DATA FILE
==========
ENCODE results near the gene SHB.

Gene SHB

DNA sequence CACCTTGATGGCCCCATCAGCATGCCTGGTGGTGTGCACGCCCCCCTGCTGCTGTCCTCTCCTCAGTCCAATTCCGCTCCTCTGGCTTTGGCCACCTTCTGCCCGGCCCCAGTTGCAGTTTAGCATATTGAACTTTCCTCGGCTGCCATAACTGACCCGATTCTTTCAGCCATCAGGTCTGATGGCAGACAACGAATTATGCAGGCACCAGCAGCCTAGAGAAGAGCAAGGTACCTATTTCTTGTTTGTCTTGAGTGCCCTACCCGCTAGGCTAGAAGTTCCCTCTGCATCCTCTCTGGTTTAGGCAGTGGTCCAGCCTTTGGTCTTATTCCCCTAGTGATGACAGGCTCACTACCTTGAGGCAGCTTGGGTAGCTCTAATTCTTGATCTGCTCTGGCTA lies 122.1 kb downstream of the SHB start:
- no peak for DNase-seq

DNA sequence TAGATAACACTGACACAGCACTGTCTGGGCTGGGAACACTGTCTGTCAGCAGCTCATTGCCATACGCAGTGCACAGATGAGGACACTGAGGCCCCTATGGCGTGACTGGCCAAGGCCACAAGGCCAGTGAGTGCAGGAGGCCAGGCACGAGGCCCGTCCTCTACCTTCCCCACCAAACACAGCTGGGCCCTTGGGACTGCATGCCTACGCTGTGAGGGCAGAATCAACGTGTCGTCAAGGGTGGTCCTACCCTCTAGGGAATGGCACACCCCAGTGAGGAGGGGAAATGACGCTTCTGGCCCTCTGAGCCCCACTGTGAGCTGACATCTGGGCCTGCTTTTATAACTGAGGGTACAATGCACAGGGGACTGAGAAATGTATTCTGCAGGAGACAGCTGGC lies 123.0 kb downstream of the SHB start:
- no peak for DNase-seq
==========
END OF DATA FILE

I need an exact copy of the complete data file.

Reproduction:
ENCODE results near the gene SHB.

Gene SHB

DNA sequence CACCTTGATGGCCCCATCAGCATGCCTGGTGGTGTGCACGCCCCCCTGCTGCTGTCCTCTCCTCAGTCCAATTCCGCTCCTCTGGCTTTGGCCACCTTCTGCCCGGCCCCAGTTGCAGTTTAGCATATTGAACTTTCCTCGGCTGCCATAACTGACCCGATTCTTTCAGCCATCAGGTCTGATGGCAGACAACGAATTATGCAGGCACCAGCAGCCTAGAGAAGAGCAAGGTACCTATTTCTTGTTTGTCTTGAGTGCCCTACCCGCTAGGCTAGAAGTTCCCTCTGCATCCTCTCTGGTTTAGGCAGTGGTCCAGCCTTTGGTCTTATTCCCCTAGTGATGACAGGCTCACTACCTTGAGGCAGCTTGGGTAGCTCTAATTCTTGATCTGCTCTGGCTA lies 122.1 kb downstream of the SHB start:
- no peak for DNase-seq

DNA sequence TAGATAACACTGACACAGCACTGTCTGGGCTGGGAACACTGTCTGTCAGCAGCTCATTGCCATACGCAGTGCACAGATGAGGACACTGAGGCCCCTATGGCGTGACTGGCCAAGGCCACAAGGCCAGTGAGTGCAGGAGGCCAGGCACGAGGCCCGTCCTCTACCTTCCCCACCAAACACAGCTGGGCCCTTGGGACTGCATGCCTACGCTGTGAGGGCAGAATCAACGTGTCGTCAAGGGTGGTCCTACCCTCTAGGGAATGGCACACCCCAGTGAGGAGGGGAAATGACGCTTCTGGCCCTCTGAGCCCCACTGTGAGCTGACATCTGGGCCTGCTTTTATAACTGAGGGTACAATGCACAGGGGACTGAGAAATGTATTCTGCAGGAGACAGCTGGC lies 123.0 kb downstream of the SHB start:
- no peak for DNase-seq